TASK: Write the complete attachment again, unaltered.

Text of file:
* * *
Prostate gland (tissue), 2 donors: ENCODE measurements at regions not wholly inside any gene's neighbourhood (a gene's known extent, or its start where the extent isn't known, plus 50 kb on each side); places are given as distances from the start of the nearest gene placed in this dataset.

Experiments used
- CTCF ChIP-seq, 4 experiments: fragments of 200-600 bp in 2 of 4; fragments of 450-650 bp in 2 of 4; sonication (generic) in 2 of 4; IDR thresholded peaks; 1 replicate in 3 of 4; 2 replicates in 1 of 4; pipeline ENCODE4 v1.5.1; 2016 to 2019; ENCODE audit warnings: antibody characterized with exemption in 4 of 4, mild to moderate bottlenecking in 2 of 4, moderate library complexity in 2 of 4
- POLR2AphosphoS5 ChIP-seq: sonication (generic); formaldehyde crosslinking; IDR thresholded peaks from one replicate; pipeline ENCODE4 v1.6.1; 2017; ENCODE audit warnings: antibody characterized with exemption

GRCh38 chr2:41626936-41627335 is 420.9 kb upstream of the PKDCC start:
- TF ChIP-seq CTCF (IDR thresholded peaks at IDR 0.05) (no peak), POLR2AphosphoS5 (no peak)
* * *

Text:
Prostate gland (tissue), 2 donors: ENCODE measurements at regions not wholly inside any gene's neighbourhood (a gene's known extent, or its start where the extent isn't known, plus 50 kb on each side); places are given as distances from the start of the nearest gene placed in this dataset.

Experiments used
- CTCF ChIP-seq, 4 experiments: fragments of 200-600 bp in 2 of 4; fragments of 450-650 bp in 2 of 4; sonication (generic) in 2 of 4; IDR thresholded peaks; 1 replicate in 3 of 4; 2 replicates in 1 of 4; pipeline ENCODE4 v1.5.1; 2016 to 2019; ENCODE audit warnings: antibody characterized with exemption in 4 of 4, mild to moderate bottlenecking in 2 of 4, moderate library complexity in 2 of 4
- POLR2AphosphoS5 ChIP-seq: sonication (generic); formaldehyde crosslinking; IDR thresholded peaks from one replicate; pipeline ENCODE4 v1.6.1; 2017; ENCODE audit warnings: antibody characterized with exemption

GRCh38 chr2:41626936-41627335 is 420.9 kb upstream of the PKDCC start:
- TF ChIP-seq CTCF (IDR thresholded peaks at IDR 0.05) (no peak), POLR2AphosphoS5 (no peak)